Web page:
Life is good as founding member Paul Kantner remains in control of The Jefferson Starship. Long time cohort David Freiberg is still around as is guitarist Mark Aguilar. Cathy Richardson is now the lead female vocalist. She starred in the off Broadway production about Janis Joplin’s life. Richardson’s voice is powerful and pure but is closer to a Grace Slick sound than Joplin’s, which should come as no surprise. Even Marty Balin joins the Starship for a couple of tunes.
Jefferson’s Tree Of Liberty finds the Starship traveling in a new and unique musical direction. Succinctly put, this is a folk album. Songs such as “Pastures Of Plenty” by Woody Guthrie, “Chimes Of Freedom” by Bob Dylan, and “I Ain’t Marching Anymore” by Phil Ochs are all presented in classic vocal form. Kantner and The Jefferson Starship can’t quite escape their rock ‘n’ roll roots as the instrumental background veers from the classic folk formula. Think the Weavers in rock mode.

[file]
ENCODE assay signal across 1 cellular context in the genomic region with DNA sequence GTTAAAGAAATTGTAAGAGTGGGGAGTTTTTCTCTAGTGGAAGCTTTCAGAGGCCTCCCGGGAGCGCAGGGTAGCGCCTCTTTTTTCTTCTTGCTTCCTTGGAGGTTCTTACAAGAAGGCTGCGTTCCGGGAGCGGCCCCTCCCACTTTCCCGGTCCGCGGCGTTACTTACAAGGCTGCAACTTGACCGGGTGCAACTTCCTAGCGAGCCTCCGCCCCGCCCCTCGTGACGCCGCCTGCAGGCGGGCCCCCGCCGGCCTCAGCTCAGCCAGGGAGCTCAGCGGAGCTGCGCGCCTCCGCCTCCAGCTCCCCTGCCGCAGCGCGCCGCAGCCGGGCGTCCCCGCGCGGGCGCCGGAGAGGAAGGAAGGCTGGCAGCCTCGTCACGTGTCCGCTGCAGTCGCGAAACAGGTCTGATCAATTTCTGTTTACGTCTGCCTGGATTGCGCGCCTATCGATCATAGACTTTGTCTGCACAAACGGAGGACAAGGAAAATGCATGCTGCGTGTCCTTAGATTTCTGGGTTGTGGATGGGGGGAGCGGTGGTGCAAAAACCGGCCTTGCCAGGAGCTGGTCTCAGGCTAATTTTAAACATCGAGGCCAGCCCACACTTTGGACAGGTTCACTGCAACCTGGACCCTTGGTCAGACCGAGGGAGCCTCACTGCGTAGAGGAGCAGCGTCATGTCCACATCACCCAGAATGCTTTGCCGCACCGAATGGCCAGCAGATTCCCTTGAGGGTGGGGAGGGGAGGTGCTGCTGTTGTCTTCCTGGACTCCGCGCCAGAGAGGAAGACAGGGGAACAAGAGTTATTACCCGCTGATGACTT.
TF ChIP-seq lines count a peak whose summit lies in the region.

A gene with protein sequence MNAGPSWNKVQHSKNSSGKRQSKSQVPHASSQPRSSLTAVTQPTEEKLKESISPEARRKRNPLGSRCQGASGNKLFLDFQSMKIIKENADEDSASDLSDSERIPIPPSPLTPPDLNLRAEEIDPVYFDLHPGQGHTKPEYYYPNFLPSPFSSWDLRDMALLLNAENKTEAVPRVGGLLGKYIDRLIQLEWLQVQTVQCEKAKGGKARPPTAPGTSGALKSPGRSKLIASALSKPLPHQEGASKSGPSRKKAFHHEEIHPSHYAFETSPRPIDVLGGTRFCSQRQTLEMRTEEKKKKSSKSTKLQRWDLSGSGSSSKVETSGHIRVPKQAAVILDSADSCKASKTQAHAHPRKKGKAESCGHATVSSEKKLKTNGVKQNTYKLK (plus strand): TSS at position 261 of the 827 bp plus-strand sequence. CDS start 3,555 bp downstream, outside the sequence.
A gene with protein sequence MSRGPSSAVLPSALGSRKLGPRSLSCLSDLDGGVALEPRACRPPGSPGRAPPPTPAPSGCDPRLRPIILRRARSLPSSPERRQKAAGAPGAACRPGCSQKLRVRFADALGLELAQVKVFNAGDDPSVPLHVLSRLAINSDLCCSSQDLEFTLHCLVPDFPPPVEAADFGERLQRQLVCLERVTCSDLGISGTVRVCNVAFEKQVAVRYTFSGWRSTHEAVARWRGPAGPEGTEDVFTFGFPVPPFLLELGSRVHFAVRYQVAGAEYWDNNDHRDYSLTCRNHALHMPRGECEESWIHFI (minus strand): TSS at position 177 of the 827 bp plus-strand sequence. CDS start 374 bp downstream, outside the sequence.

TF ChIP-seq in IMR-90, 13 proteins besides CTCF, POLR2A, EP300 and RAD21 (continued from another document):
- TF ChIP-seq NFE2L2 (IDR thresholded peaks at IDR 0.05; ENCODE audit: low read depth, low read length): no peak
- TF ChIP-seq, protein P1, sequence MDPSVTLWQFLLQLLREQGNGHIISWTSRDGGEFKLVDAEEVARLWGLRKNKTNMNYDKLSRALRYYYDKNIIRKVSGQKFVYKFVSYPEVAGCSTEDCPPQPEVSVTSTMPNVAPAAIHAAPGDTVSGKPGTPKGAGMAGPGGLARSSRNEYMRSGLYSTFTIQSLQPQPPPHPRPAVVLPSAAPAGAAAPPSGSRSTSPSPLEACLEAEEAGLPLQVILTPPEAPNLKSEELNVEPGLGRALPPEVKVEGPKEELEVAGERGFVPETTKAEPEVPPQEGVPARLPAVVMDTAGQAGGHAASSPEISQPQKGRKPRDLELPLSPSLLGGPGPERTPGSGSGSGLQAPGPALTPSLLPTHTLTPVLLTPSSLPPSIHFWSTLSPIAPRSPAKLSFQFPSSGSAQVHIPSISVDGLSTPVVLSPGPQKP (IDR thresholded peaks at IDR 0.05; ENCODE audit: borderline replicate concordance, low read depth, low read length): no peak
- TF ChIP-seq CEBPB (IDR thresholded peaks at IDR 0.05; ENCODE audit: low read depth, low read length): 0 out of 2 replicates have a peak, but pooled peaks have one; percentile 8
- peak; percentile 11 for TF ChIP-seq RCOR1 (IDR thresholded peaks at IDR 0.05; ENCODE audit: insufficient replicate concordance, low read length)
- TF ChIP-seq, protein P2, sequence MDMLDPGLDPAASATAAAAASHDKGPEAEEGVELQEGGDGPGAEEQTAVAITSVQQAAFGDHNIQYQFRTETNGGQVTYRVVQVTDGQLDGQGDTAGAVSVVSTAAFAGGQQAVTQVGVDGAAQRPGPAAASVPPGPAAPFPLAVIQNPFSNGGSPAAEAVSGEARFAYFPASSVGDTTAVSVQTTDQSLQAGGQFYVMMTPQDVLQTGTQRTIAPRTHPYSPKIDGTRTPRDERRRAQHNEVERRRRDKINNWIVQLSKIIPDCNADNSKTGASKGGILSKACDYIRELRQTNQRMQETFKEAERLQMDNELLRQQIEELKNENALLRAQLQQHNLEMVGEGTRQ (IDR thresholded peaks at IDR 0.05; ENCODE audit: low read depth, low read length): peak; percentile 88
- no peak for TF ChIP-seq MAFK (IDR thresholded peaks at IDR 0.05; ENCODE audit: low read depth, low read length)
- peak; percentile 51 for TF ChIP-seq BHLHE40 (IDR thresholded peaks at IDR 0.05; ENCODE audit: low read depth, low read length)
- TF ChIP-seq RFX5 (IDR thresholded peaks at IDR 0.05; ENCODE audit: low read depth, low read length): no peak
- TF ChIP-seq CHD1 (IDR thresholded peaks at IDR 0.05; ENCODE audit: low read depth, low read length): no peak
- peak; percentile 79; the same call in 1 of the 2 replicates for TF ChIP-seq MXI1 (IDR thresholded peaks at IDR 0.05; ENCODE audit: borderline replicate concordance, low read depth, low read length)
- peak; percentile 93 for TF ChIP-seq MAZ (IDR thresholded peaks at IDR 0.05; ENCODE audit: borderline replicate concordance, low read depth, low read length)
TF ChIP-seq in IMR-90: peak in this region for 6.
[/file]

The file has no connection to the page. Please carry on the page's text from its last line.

The first track sets the tone for most of the album. The old Weavers tune, “Wasn’t That A Time,” features the voices of Kantner, Freiberg, and Richardson. Richardson provides a wonderful balance on most of the harmonies contained on the album. This old historical folk song is enhanced by the violin of San Francisco music scene veteran David LaFlamme.
Jefferson’s Tree Of Liberty is a virtual journey through folk history. The traditional “Follow The Drinking Gourd” is a metaphorical song of the underground railroad and features more harmonies by Kantner, Freiberg, and Richardson. The Phil Ochs protest song, “I Ain’t Marching Anymore,” is just Cathy Richardson’s voice accompanied by an acoustic guitar.
It is interesting to hear a female sing this traditional male song. “Chimes Of Freedom” is the first Dylan song that the Jefferson Starship or The Jefferson Airplane ever recorded. “Kisses Sweeter Than Wine” is the Weavers poignant love song. “Royal Canal” is the old Ian & Tyson tune about prison. Kantner strips the song to its basics and duets with Diana Mangano. “Come with the dust and gone with the wind’ is a line from Woody Guthrie’s “Pastures Of Plenty” which is presented in a version loyal to the original.